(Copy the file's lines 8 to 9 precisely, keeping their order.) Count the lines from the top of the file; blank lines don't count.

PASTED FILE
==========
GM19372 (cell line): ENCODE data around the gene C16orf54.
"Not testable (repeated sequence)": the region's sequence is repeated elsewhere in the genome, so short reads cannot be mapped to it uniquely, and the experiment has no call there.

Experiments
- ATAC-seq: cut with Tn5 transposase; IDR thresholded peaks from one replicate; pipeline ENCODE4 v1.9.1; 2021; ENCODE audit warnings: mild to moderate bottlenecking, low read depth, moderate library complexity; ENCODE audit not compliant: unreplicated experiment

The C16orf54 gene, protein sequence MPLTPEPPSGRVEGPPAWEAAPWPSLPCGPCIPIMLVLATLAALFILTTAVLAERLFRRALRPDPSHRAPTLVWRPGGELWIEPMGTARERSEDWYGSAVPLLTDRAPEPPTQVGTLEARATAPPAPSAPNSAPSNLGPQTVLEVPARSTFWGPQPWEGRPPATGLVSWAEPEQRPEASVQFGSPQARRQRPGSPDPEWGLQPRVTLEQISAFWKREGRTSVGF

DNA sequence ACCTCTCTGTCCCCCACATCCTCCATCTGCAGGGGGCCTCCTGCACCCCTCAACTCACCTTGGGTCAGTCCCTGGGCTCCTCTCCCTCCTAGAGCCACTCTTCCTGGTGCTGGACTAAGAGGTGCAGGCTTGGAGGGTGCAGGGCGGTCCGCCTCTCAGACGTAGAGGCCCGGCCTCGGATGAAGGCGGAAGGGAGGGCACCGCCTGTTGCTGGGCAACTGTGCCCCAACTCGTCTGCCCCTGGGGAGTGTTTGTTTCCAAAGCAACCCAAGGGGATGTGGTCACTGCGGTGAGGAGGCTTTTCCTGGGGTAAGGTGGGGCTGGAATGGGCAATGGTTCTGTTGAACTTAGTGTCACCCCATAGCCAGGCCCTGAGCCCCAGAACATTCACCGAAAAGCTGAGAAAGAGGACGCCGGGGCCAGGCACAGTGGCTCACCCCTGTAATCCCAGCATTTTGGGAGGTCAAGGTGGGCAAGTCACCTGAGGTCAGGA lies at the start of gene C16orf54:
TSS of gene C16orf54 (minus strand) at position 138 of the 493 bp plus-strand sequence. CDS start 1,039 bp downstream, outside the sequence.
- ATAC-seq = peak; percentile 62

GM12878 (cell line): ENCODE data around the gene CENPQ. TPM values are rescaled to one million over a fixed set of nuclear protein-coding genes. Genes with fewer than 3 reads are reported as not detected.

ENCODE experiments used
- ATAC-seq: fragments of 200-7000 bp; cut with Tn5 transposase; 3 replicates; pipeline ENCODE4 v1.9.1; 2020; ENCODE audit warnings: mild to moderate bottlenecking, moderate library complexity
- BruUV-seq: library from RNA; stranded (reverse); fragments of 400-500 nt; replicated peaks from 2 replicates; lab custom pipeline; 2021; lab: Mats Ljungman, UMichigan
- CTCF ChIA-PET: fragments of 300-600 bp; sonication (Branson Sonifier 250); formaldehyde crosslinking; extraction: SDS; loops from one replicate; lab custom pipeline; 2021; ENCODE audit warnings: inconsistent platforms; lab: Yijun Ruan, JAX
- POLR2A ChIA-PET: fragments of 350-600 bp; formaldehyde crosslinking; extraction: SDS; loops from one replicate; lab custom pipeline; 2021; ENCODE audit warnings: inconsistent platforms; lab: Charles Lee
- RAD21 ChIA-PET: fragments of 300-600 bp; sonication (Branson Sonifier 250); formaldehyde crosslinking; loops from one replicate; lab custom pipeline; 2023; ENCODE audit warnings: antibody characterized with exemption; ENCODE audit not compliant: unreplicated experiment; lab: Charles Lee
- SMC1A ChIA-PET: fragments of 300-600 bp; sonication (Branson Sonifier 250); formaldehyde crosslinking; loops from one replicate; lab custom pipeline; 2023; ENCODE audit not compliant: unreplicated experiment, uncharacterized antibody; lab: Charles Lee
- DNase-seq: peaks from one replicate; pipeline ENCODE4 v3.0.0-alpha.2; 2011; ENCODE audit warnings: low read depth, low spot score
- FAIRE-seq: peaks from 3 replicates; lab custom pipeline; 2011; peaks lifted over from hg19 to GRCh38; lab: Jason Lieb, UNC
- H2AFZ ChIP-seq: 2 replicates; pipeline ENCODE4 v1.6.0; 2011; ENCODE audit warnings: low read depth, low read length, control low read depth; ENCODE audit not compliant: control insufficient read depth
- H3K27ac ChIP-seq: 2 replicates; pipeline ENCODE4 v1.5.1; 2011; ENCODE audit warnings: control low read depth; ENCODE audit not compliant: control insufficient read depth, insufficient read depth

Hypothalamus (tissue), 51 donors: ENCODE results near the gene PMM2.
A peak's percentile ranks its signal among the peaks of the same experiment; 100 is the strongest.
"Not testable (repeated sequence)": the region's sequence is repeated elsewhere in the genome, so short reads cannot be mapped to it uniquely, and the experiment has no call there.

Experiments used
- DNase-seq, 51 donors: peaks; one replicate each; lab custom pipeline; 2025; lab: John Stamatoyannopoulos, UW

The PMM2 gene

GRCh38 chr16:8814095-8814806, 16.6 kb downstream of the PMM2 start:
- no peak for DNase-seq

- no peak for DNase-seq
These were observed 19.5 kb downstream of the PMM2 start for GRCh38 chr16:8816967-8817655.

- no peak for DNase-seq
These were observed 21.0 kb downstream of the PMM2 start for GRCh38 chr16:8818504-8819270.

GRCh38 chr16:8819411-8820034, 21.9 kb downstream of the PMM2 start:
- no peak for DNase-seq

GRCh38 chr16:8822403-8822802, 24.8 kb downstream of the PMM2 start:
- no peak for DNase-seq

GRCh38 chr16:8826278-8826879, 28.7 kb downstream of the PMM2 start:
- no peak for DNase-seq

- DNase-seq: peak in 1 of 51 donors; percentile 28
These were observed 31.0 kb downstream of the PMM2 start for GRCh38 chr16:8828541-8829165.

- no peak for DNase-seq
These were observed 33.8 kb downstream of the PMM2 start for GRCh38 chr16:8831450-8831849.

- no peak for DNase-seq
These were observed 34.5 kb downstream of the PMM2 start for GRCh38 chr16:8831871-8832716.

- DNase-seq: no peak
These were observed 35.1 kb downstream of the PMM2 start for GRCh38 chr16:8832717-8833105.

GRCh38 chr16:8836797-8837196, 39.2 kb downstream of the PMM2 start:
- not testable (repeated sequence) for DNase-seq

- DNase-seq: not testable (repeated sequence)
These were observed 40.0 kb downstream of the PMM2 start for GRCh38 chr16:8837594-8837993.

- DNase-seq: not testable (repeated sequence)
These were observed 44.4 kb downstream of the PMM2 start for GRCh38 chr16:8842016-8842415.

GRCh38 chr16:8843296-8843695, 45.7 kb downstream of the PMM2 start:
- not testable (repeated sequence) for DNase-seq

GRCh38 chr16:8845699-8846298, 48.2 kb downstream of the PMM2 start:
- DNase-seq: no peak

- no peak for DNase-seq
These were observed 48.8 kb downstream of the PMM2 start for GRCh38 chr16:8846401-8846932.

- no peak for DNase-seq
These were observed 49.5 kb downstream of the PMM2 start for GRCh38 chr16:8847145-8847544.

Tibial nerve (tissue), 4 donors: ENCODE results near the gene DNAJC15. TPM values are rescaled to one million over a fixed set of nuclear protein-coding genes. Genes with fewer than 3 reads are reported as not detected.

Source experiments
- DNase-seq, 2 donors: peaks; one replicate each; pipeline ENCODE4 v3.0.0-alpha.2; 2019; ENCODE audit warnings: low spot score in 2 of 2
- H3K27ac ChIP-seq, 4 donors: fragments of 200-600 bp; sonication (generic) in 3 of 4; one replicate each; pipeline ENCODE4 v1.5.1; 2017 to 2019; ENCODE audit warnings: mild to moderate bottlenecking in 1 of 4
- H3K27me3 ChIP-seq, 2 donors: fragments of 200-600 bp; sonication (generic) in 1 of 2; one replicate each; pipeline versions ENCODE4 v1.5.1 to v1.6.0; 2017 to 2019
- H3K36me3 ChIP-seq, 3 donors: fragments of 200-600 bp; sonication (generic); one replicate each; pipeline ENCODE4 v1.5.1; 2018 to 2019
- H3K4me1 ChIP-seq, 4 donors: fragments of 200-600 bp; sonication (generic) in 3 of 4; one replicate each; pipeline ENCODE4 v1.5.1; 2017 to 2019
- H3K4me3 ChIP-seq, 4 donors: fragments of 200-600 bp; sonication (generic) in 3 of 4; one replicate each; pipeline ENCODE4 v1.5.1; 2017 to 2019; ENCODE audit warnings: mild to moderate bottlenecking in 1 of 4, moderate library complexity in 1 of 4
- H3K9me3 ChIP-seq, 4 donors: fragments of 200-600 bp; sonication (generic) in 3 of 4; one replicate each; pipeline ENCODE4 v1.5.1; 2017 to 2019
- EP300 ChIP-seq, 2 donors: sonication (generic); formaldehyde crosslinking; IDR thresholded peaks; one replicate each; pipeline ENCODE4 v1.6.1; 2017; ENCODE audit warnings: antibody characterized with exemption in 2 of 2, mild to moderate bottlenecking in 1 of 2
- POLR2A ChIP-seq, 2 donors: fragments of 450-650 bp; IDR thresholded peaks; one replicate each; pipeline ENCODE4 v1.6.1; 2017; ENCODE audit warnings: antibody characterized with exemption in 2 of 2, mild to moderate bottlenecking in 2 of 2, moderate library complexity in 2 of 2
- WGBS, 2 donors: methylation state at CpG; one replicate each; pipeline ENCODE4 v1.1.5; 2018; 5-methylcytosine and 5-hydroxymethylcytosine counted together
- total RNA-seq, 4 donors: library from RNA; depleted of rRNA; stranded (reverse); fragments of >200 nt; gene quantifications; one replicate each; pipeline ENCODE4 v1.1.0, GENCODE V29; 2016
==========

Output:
- ATAC-seq = peak; percentile 62

GM12878 (cell line): ENCODE data around the gene CENPQ. TPM values are rescaled to one million over a fixed set of nuclear protein-coding genes. Genes with fewer than 3 reads are reported as not detected.